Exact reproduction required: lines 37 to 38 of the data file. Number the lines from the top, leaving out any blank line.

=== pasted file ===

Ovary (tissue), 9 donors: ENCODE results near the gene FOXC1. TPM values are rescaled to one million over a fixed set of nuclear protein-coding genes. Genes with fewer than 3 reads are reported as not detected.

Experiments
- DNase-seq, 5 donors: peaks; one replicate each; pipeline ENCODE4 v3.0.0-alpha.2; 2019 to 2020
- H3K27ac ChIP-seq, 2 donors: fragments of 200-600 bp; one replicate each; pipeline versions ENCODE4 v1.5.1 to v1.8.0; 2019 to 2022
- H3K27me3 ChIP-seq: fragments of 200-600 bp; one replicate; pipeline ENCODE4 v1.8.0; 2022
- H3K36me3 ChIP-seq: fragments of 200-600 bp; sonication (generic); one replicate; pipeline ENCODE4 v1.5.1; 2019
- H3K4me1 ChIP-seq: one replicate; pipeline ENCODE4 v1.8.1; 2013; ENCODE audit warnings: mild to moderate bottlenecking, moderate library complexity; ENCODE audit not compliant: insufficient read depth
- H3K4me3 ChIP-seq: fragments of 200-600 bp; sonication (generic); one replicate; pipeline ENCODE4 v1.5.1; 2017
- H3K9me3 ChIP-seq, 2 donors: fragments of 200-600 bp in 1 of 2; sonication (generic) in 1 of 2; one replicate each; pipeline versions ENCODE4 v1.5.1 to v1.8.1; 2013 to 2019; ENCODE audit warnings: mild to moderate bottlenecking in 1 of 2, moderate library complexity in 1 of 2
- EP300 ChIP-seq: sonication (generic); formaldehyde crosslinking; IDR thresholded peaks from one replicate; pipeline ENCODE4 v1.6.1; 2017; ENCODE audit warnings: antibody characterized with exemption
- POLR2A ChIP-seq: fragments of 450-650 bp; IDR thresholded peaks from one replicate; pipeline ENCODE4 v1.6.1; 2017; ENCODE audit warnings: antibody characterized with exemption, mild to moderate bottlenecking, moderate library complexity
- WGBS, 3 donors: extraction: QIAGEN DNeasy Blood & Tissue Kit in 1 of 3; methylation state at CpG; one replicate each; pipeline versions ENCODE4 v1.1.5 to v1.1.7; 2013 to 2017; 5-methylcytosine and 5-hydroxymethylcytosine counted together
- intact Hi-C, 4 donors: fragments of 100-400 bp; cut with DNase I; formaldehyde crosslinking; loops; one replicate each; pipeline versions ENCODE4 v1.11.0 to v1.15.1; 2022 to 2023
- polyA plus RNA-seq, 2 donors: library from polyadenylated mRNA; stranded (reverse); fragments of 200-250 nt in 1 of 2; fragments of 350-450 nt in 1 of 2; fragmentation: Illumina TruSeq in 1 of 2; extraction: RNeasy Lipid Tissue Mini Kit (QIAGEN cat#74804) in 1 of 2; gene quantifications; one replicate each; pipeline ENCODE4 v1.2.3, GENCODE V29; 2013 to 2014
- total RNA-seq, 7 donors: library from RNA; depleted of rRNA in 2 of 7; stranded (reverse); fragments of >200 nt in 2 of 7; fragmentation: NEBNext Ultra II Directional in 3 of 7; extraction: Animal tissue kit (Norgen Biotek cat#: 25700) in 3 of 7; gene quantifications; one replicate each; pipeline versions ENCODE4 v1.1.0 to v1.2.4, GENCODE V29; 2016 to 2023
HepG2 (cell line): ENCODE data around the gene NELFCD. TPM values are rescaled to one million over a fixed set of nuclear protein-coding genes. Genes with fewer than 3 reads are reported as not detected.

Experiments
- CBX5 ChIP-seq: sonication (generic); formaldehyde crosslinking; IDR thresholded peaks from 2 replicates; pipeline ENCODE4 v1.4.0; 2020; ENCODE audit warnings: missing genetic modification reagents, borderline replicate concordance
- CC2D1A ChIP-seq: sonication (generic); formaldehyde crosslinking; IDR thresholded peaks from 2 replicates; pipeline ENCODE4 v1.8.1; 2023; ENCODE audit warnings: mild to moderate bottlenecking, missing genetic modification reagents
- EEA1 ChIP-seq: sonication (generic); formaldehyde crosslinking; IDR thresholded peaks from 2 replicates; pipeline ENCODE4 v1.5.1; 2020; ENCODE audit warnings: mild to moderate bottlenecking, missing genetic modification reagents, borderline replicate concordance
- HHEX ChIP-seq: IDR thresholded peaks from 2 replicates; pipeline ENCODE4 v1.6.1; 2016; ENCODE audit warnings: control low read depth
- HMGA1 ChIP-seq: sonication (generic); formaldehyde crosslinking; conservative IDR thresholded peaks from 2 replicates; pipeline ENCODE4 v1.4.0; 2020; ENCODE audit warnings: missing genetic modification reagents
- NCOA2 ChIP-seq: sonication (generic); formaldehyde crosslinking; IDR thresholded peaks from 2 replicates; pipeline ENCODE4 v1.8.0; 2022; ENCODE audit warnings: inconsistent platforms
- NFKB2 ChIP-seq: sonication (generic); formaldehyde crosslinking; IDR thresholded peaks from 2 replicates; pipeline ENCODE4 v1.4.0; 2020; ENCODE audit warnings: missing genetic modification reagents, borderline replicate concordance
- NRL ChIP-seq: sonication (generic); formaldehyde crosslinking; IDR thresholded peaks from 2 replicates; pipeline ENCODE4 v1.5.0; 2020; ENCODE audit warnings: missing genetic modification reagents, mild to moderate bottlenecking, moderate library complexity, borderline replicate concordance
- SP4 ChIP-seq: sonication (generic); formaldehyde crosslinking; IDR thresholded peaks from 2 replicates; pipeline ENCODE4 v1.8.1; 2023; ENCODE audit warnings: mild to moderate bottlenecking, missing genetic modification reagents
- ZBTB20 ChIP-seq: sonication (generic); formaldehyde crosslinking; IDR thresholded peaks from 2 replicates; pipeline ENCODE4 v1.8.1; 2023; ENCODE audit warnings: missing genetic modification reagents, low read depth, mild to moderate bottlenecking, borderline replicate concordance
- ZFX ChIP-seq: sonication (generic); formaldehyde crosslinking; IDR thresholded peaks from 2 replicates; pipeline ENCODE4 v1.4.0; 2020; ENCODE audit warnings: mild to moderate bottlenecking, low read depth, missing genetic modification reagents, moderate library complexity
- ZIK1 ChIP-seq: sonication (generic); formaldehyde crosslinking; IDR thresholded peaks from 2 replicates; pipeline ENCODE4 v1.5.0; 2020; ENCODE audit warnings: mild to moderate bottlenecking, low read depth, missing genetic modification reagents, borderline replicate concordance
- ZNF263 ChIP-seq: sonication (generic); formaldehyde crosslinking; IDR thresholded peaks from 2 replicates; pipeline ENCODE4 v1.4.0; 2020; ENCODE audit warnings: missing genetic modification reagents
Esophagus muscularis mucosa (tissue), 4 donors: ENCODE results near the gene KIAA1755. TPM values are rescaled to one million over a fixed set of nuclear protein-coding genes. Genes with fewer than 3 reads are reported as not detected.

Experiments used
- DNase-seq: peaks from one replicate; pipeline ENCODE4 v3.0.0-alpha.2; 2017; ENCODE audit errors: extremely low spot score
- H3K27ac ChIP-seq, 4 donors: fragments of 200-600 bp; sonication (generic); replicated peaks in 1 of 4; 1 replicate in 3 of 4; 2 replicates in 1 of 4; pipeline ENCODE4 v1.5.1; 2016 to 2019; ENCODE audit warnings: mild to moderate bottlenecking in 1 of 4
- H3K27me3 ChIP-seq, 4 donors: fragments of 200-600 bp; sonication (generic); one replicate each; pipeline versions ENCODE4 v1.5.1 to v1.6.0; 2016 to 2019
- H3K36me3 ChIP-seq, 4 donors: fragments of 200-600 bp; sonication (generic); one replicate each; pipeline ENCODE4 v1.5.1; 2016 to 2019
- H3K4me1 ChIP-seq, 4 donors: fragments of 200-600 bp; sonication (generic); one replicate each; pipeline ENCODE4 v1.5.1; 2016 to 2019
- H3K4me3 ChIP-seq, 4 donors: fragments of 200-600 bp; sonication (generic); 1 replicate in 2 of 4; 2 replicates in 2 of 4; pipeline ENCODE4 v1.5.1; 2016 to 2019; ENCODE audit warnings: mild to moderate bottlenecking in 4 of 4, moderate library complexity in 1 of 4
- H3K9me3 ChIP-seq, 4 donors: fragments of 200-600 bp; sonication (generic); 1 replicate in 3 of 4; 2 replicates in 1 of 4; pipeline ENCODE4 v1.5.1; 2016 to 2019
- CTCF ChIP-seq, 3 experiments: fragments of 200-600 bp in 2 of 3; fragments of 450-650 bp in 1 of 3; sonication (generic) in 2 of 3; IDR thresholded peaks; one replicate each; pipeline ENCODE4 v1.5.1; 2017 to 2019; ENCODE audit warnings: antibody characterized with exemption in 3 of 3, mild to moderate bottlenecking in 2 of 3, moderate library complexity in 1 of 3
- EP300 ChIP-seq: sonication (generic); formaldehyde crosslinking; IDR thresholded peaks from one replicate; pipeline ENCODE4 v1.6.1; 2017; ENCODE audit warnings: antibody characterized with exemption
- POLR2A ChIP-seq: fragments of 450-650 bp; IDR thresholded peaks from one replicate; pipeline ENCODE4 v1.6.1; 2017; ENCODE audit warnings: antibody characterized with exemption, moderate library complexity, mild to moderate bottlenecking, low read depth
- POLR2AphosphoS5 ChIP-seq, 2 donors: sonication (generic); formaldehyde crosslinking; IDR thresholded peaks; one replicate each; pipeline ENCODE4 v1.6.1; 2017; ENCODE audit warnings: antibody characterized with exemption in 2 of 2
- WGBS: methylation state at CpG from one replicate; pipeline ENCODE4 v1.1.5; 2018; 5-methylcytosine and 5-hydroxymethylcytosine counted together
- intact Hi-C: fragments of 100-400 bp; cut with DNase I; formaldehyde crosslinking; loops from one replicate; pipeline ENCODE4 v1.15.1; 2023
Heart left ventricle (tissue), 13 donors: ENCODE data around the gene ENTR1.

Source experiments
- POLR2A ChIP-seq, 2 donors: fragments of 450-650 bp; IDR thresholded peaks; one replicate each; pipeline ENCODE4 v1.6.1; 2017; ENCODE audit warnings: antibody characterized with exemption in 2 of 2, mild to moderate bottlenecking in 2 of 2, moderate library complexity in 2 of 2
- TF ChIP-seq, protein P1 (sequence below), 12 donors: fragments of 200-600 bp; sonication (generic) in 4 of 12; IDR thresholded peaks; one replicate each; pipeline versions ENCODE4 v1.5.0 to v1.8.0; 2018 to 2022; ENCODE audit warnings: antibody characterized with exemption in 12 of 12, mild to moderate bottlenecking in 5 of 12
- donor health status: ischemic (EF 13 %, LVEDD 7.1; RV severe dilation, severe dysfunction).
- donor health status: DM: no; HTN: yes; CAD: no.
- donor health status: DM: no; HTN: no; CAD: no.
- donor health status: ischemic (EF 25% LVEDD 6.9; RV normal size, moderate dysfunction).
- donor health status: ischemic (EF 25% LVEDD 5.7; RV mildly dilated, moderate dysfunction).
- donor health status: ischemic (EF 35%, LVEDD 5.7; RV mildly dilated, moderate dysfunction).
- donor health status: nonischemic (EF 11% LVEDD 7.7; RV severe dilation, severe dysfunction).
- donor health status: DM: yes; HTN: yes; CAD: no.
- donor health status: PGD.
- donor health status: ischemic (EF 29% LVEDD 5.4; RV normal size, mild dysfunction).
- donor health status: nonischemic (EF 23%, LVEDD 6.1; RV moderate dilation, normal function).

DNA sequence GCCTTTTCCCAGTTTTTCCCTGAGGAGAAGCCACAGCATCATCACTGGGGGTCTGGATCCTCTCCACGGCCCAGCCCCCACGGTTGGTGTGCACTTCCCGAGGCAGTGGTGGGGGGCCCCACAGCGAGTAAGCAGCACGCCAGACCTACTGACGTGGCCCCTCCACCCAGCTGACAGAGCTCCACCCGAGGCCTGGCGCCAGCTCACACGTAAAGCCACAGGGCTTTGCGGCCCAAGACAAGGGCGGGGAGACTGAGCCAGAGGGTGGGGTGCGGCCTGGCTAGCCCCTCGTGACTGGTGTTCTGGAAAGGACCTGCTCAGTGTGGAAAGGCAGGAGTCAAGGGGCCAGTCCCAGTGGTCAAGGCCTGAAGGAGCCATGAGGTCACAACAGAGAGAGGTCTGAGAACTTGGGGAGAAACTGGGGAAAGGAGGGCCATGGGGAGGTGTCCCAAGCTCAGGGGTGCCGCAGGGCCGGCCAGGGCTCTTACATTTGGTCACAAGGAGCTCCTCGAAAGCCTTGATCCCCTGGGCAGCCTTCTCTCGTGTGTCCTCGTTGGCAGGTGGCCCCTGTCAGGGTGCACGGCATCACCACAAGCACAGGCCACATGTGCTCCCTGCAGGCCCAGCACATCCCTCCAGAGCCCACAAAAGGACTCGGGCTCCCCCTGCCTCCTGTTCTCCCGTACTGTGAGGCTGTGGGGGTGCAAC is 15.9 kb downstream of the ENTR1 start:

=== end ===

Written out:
- H3K4me1 ChIP-seq, 4 donors: fragments of 200-600 bp; sonication (generic); one replicate each; pipeline ENCODE4 v1.5.1; 2016 to 2019
- H3K4me3 ChIP-seq, 4 donors: fragments of 200-600 bp; sonication (generic); 1 replicate in 2 of 4; 2 replicates in 2 of 4; pipeline ENCODE4 v1.5.1; 2016 to 2019; ENCODE audit warnings: mild to moderate bottlenecking in 4 of 4, moderate library complexity in 1 of 4